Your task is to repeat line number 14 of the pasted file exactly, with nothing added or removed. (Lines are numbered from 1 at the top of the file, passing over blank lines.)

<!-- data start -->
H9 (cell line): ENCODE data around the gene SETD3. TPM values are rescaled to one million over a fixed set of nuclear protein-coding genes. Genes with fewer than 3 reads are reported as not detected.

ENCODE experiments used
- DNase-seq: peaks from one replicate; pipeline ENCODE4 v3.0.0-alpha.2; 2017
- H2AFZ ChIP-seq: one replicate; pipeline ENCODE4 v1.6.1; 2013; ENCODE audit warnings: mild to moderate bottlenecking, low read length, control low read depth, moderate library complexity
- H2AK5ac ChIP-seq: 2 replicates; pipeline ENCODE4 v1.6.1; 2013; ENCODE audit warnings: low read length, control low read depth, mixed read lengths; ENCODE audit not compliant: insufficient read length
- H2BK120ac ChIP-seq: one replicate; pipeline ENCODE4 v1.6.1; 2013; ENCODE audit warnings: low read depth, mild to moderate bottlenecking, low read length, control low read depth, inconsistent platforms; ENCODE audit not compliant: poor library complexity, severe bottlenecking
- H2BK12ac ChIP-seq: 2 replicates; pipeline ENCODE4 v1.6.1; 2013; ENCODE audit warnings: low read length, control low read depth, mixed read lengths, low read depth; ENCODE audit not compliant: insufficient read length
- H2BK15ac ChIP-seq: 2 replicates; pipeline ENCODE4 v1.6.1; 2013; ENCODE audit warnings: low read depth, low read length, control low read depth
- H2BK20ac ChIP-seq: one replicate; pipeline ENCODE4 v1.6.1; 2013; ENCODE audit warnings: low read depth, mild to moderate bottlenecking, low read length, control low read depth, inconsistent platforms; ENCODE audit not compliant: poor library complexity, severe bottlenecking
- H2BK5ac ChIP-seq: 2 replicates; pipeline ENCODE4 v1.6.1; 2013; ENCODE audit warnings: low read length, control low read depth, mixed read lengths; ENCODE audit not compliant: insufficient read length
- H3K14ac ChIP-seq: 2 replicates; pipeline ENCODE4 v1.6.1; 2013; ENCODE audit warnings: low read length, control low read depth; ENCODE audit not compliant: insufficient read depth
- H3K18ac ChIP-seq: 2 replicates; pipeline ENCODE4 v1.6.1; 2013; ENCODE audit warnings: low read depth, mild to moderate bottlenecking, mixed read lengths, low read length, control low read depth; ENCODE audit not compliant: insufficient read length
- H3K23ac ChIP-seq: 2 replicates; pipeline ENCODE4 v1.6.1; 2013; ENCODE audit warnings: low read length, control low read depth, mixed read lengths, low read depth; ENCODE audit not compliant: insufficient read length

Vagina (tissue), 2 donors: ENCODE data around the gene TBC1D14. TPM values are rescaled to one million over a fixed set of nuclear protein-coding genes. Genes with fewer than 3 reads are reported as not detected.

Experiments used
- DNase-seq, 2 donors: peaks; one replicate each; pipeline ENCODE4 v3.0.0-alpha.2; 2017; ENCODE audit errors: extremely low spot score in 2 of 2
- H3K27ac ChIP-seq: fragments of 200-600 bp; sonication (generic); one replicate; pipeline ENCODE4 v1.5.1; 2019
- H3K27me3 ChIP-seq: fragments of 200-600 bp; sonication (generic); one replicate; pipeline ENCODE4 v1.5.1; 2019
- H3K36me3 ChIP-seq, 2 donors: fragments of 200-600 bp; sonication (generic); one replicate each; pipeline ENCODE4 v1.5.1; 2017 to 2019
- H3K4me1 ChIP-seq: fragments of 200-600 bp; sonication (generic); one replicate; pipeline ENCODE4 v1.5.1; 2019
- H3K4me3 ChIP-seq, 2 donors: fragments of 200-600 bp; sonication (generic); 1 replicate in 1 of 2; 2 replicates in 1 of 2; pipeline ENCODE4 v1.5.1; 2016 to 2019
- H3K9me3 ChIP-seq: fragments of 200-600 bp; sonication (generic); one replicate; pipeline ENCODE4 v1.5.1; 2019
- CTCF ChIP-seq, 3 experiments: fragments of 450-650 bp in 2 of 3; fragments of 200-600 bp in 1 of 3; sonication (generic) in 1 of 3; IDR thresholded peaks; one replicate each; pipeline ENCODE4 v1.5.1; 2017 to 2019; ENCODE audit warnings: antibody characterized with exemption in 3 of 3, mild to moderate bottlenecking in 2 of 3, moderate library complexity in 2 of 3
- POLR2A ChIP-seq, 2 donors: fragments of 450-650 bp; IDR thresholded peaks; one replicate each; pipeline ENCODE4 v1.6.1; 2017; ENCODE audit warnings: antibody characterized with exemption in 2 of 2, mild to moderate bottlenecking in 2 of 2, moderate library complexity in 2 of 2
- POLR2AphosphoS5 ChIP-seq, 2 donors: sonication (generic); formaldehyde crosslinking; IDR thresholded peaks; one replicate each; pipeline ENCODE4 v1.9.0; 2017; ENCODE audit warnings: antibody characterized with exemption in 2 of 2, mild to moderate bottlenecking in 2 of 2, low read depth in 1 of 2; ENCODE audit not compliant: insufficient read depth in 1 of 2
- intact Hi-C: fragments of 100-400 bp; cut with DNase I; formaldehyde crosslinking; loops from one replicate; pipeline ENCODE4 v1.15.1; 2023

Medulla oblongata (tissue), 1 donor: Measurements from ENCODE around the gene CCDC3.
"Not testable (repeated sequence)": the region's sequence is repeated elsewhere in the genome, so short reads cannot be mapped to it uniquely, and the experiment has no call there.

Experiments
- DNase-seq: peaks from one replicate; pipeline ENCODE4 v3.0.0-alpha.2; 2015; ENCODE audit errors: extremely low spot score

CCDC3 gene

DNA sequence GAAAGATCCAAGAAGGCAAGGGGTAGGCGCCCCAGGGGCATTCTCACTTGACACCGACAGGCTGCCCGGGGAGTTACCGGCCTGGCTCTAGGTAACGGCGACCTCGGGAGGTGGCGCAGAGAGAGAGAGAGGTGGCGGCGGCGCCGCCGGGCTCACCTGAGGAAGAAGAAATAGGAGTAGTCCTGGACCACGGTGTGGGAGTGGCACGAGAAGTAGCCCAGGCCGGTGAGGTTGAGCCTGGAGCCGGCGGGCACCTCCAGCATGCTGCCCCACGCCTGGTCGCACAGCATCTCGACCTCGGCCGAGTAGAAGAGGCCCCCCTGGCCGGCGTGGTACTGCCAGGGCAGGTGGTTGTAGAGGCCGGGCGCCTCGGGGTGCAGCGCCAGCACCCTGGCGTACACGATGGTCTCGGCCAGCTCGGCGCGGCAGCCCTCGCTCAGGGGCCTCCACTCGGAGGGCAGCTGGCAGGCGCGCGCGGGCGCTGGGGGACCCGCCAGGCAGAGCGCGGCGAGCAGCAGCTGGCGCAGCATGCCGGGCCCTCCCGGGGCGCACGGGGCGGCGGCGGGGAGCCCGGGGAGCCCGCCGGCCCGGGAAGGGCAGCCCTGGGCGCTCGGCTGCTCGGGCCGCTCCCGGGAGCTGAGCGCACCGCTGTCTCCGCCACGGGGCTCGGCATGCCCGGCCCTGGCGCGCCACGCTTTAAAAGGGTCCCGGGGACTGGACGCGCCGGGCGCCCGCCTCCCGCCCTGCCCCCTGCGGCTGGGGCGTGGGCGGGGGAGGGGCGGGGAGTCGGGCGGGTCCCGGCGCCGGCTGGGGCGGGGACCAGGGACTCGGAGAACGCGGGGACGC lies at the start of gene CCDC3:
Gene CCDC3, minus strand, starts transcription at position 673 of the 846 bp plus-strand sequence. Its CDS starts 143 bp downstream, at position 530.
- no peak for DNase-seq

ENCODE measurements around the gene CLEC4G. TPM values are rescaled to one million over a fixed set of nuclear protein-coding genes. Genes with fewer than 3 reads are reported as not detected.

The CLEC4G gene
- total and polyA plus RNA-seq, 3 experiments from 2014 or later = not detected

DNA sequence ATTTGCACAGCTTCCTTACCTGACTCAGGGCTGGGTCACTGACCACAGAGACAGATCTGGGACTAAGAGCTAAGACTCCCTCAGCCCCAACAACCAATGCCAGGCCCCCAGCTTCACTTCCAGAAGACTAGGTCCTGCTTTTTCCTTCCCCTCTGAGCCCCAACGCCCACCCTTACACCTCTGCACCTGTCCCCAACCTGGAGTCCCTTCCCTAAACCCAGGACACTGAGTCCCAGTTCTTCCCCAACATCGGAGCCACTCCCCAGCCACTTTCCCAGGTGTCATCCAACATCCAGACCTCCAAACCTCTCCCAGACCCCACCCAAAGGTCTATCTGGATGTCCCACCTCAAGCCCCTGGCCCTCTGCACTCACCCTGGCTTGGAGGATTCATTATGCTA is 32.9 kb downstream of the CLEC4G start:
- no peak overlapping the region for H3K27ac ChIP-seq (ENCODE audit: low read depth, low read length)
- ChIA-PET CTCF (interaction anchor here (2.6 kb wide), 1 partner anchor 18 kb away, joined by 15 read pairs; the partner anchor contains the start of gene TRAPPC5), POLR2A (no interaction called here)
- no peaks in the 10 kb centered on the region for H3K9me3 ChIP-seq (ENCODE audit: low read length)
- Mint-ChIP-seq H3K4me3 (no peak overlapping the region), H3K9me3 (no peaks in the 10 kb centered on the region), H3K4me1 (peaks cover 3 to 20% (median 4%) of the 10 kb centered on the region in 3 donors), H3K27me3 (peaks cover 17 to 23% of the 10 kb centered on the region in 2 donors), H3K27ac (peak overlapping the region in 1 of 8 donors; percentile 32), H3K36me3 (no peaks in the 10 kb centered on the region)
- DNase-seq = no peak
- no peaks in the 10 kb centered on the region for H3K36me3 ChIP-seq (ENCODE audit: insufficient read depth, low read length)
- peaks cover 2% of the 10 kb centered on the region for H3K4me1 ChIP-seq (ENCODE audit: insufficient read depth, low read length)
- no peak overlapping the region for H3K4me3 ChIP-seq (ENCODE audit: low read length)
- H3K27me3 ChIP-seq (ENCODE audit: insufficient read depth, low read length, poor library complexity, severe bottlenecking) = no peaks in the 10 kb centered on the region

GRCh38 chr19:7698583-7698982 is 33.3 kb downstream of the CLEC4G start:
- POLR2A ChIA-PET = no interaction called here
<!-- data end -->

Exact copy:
Vagina (tissue), 2 donors: ENCODE data around the gene TBC1D14. TPM values are rescaled to one million over a fixed set of nuclear protein-coding genes. Genes with fewer than 3 reads are reported as not detected.